And we believe in the Holy Spirit who gives us our breath in our bodies
To be the living home of God in the world.
And because we believe, we will strive to live
Remembering that we belong to God.
Thanks be to a God that would do all this and more
to be in relationship with us!  Amen.

Sunday, August 21, 2011

Who Am I?

This morning, the Gospel according to Matthew is the moment when Jesus turns to his disciples and poses the question, "Who do the people say that the Son of Man is?"  The answers are all over the place: the Son of Man is John the Baptist, Elijah, Jeremiah or one of the other prophets.   But then Jesus asks the compelling question of his friends, "But who do you say that I am?"  And Simon Peter, the most extroverted of the bunch, pipes up with, "You are the Messiah."  Nobody told Peter to say it.  It was something he knew in his gut. Jesus praises him for the observation and promises that the church will be built upon his understanding and ability to perceive the Almighty standing before him.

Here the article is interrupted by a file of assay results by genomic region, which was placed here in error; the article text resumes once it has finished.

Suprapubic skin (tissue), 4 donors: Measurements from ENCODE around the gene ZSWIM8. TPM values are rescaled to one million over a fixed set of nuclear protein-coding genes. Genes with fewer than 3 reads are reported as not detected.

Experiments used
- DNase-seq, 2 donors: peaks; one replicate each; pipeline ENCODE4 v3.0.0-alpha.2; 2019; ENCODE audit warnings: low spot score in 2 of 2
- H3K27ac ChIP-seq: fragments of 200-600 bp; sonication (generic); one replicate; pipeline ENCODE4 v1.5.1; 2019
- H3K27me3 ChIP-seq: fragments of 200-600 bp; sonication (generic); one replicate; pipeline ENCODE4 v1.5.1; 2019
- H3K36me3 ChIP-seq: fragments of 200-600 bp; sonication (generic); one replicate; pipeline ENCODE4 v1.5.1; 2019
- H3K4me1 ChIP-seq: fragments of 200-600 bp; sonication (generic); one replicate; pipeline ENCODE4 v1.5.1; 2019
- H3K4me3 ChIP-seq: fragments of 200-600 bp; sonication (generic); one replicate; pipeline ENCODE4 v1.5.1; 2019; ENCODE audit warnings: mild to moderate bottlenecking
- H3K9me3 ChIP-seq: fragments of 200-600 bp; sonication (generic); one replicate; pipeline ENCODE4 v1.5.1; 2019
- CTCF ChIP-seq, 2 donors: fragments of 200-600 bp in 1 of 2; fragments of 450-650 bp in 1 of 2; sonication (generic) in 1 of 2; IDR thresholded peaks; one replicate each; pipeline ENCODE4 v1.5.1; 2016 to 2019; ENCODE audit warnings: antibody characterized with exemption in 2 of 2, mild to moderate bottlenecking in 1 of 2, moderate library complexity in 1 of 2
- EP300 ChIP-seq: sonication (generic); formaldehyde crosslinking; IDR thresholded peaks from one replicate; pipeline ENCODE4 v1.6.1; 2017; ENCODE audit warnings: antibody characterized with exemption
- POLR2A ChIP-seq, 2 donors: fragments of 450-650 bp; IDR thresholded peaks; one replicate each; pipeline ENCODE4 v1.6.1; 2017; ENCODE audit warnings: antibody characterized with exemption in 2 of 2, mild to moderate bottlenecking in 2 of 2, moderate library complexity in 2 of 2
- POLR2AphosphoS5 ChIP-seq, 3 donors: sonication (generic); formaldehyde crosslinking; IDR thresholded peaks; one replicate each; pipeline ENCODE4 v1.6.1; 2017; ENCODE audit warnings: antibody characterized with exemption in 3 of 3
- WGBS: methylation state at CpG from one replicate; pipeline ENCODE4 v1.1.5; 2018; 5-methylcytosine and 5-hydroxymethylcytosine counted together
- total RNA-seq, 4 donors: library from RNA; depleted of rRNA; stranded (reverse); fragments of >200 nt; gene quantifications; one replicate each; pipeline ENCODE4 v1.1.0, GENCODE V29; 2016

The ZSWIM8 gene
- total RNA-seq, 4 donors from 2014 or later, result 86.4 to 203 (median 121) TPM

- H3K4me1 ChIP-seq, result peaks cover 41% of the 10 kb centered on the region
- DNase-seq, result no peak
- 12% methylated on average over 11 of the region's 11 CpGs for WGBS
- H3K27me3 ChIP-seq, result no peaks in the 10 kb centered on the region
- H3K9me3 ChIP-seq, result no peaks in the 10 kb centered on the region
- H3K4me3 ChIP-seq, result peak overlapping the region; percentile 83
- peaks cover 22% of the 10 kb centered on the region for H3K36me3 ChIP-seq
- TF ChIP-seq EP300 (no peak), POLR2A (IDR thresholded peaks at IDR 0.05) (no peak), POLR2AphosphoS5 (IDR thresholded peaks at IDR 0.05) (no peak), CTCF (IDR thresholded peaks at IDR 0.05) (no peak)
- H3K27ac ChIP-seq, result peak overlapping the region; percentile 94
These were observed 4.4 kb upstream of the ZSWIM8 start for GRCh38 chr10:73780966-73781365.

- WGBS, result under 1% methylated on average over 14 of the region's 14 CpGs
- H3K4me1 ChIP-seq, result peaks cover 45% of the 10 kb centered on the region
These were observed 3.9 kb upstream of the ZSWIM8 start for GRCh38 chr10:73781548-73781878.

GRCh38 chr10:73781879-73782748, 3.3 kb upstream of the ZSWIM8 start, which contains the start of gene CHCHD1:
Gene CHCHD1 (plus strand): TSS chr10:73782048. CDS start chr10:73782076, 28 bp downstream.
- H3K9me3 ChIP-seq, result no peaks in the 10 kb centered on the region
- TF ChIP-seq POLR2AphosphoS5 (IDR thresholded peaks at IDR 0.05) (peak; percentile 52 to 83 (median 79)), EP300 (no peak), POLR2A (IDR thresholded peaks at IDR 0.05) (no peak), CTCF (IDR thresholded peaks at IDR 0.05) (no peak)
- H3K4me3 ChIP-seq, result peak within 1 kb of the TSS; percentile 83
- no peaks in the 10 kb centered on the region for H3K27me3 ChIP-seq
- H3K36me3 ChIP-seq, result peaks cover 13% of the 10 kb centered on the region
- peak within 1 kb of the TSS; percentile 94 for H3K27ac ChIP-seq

As I thought about this moment, I considered the significance of what it means to be known for who you are.  Society assigns labels to us, and sometimes we label ourselves, so that there can be order in the chaos.  We get defined by lots of things: our jobs, our genders, our marital status.   But none of that really speaks to who we are.   Who we are may not be so easily defined and categorized.  To know us requires a person to see more deeply and look to those things that are below the skin surface and to get to what makes that light shine out through our eyes.  That takes time, and a willingness to be seen as well.

In that sense, it's a bit like coming out.  To be known for who we are requires us to take the risk of letting others see us for who we really are.  Depending on the circumstances, that might not always feel safe.  I think that was a little bit of what was happening with Jesus.  Once Peter nails him as the Messiah, Jesus warns the others not to repeat that revelation to anyone.  For if that word got around too quickly in the world where the Roman Emperor had the reigns of power, there would be some serious trouble.